But, honestly, saying just one aspect of life is all-important is, I think, a rather simplistic view of your own life. Can we, women, complex as we are, be defined by just our motherhood/parenthood? I mean why leave the men out...ok we humans are complex creatures, so surely our progeny can't be our only "important' aspect of our life. And honestly I also take offence on behalf of all those people I know who can't have kids for various reasons or have chosen not to. I mean, they all have various aspects of their lives, apart from parenthood, that they are involved in and are happy with, and they are important too.

What irritates me about Miss Jolie is that when SHE says such things the world will sit up and take notice. It only reinforces  a stereotype, what Indian society has been saying all along to its women -- get married, have children, care for them... that's your purpose in life. If you have a career, put it on a backburner; have no interests of your own; self-sacrifice. You interest lies solely in your family. Etc Etc Etc.

No, no don't jump on me yet.
Agreed, our children, our family are important to us. They are  a crucial aspect of our life.
BUT, they are not the be-all and end-all of our universe. An individual can't exist like that. At some point there is an individuality, some aspect of us cut off from our relationship with anyone else except ourselves that needs to exert itself.

I'm not saying every woman must concentrate only on career, or that we must neglect one to uphold another aspect of life. We do some great balancing acts around here and I think we should pat our backs ourselves for that.

But there's a need for all of us to acknowledge that we do have our individuality, that we do sometimes strive to achieve things other than making babies, feeding them, raising them well. That too. But, note it's THAT TOO.

We have aspirations to learn something new, challenge ourself on skills yet to be learnt or master those we already know, learn a new language, a dance, go climb a hill or mountain by ourselves, learn karate....i don't know what else....FOR OURSELVES. Not for our spouses. Not for our parents. Not for our kids. And yes, these things are important too.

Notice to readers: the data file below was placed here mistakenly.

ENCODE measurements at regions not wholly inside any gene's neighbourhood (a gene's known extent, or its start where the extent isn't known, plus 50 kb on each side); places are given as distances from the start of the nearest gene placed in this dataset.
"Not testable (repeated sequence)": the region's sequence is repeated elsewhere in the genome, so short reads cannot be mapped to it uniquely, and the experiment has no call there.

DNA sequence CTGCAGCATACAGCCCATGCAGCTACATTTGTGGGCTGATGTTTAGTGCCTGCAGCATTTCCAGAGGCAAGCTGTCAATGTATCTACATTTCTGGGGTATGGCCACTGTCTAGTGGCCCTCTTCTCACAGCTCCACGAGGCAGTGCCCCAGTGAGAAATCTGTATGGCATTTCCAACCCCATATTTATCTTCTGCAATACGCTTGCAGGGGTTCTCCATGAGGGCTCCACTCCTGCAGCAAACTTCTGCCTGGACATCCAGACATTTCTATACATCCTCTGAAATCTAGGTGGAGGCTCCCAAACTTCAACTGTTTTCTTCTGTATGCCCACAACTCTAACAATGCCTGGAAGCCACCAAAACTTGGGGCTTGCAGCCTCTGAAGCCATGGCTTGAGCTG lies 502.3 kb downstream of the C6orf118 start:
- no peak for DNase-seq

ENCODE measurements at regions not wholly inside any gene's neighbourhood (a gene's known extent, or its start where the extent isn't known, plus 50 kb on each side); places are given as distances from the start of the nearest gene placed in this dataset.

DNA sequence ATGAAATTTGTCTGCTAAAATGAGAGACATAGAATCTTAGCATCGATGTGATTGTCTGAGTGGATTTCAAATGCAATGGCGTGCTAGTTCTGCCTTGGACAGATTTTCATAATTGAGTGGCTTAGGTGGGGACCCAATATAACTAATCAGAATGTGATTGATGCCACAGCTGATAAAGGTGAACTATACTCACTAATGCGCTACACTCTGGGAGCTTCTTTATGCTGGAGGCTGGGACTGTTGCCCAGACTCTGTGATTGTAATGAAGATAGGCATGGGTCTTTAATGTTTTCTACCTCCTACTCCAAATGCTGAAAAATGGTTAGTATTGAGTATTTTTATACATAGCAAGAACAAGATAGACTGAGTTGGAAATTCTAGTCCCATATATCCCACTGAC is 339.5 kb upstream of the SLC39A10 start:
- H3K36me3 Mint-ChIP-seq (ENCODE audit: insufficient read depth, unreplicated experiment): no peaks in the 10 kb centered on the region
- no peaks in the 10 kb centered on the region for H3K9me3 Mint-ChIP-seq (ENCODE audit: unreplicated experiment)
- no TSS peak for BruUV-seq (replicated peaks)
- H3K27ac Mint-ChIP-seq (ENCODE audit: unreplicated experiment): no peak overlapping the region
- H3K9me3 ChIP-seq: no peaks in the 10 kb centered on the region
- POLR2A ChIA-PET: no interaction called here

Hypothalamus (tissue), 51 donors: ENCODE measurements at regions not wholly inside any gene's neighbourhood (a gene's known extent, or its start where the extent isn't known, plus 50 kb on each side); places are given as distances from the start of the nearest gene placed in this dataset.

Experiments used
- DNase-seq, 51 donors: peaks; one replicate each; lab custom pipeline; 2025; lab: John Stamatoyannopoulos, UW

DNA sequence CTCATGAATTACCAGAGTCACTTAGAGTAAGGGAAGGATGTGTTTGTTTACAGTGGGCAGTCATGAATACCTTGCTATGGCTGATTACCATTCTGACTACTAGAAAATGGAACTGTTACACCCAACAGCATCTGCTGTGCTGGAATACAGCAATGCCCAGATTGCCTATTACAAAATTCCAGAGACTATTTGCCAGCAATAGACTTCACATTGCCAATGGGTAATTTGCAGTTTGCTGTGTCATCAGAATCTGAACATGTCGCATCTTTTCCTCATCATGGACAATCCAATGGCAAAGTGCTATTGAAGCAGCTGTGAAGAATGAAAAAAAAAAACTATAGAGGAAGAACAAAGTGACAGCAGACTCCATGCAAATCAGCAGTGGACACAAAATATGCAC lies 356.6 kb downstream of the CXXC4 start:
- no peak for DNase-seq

You can't nullify all other aspects of life and say all that's important is related to parenthood. The rest is, well, nothing? Doesn't work like that, right? Ok I think I've said too much, all in a rush, a flood of thoughts unleashes...what are you people thinking out there???? I'm sure there are MANY counter-views....

Wednesday, December 7, 2011

10 things/games to do/play indoors with your child this winter

Been too blah to blog.
Had a great vacation over two weekends ago and wanted to put up some pictures and write about it...but it never really happened.
Meanwhile the Hubby was travelling, the Sonny Boy was ill, the ageing parents busy and cranky, my boss missing in action, and my life pure hell.

In the meanwhile, lil boy had to be entertained. I'm starved these days for ideas. Bangalore evenings in November and December can be cold. Which means visits to the park are few and far apart. Moreover, considering Sonny has pathetic immunity, I'm not willing to risk taking him out in the evenings and put him on one more bout of antibiotics for a cold and congestion he will catch (it's ok if i sound like a paranoid mom).

Here are things we've been doing in the evenings at home and might help you keep your li'l one entertained on cold winter evenings (P.S. My Sonny is a li'l over 3 years so do keep that in mind in terms of kind/level of activities)

1. Play pass the ball -- All forms of it still excite my Sonny. I thought they grow over it fast. But hell, no!!! Change the ball, (colour/size/type -- plastic, rubber, inflated etc). Play alternate days. If you have a long hall, sit on the floor at opposite ends and just roll the ball across back-and-forth. I didn't know kids can derive such fun out of such simple things. Tell her/him it has to come straight to mummy and watch them concentrate.